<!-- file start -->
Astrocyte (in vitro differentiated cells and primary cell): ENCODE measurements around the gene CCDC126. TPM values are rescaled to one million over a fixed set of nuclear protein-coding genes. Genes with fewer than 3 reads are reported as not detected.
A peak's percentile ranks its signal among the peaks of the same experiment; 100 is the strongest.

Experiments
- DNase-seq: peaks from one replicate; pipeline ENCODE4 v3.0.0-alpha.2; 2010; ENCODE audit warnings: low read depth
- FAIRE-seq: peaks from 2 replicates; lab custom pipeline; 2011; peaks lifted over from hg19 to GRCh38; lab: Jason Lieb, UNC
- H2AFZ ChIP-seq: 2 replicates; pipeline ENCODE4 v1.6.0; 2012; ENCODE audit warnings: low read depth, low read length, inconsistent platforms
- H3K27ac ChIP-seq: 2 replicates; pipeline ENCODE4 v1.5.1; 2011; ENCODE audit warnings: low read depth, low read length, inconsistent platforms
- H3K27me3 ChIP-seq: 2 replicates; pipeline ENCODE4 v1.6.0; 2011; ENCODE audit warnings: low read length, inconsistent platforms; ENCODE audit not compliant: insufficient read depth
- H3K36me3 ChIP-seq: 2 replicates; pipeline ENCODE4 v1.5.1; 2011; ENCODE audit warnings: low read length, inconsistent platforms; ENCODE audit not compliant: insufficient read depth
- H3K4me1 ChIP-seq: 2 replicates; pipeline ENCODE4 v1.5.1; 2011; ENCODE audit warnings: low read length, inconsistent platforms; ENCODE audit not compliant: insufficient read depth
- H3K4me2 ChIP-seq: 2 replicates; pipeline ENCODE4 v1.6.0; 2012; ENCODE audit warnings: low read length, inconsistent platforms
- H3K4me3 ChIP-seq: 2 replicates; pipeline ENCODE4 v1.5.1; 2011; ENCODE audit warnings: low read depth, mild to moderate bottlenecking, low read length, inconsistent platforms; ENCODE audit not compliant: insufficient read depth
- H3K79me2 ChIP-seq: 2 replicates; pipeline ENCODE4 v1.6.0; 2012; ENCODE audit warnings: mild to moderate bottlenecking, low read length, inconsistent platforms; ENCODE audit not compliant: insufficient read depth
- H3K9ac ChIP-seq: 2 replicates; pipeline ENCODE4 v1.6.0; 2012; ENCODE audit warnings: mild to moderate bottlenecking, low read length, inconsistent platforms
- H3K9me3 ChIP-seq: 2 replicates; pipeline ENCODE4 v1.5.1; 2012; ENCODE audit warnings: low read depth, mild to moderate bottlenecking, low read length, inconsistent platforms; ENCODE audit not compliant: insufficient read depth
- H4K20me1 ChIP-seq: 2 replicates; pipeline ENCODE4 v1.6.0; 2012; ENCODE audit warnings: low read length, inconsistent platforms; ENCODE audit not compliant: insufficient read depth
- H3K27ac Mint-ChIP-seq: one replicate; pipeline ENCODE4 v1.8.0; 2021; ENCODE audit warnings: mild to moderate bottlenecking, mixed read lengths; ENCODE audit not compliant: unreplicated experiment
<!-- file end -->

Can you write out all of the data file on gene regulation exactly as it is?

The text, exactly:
Astrocyte (in vitro differentiated cells and primary cell): ENCODE measurements around the gene CCDC126. TPM values are rescaled to one million over a fixed set of nuclear protein-coding genes. Genes with fewer than 3 reads are reported as not detected.
A peak's percentile ranks its signal among the peaks of the same experiment; 100 is the strongest.

Experiments
- DNase-seq: peaks from one replicate; pipeline ENCODE4 v3.0.0-alpha.2; 2010; ENCODE audit warnings: low read depth
- FAIRE-seq: peaks from 2 replicates; lab custom pipeline; 2011; peaks lifted over from hg19 to GRCh38; lab: Jason Lieb, UNC
- H2AFZ ChIP-seq: 2 replicates; pipeline ENCODE4 v1.6.0; 2012; ENCODE audit warnings: low read depth, low read length, inconsistent platforms
- H3K27ac ChIP-seq: 2 replicates; pipeline ENCODE4 v1.5.1; 2011; ENCODE audit warnings: low read depth, low read length, inconsistent platforms
- H3K27me3 ChIP-seq: 2 replicates; pipeline ENCODE4 v1.6.0; 2011; ENCODE audit warnings: low read length, inconsistent platforms; ENCODE audit not compliant: insufficient read depth
- H3K36me3 ChIP-seq: 2 replicates; pipeline ENCODE4 v1.5.1; 2011; ENCODE audit warnings: low read length, inconsistent platforms; ENCODE audit not compliant: insufficient read depth
- H3K4me1 ChIP-seq: 2 replicates; pipeline ENCODE4 v1.5.1; 2011; ENCODE audit warnings: low read length, inconsistent platforms; ENCODE audit not compliant: insufficient read depth
- H3K4me2 ChIP-seq: 2 replicates; pipeline ENCODE4 v1.6.0; 2012; ENCODE audit warnings: low read length, inconsistent platforms
- H3K4me3 ChIP-seq: 2 replicates; pipeline ENCODE4 v1.5.1; 2011; ENCODE audit warnings: low read depth, mild to moderate bottlenecking, low read length, inconsistent platforms; ENCODE audit not compliant: insufficient read depth
- H3K79me2 ChIP-seq: 2 replicates; pipeline ENCODE4 v1.6.0; 2012; ENCODE audit warnings: mild to moderate bottlenecking, low read length, inconsistent platforms; ENCODE audit not compliant: insufficient read depth
- H3K9ac ChIP-seq: 2 replicates; pipeline ENCODE4 v1.6.0; 2012; ENCODE audit warnings: mild to moderate bottlenecking, low read length, inconsistent platforms
- H3K9me3 ChIP-seq: 2 replicates; pipeline ENCODE4 v1.5.1; 2012; ENCODE audit warnings: low read depth, mild to moderate bottlenecking, low read length, inconsistent platforms; ENCODE audit not compliant: insufficient read depth
- H4K20me1 ChIP-seq: 2 replicates; pipeline ENCODE4 v1.6.0; 2012; ENCODE audit warnings: low read length, inconsistent platforms; ENCODE audit not compliant: insufficient read depth
- H3K27ac Mint-ChIP-seq: one replicate; pipeline ENCODE4 v1.8.0; 2021; ENCODE audit warnings: mild to moderate bottlenecking, mixed read lengths; ENCODE audit not compliant: unreplicated experiment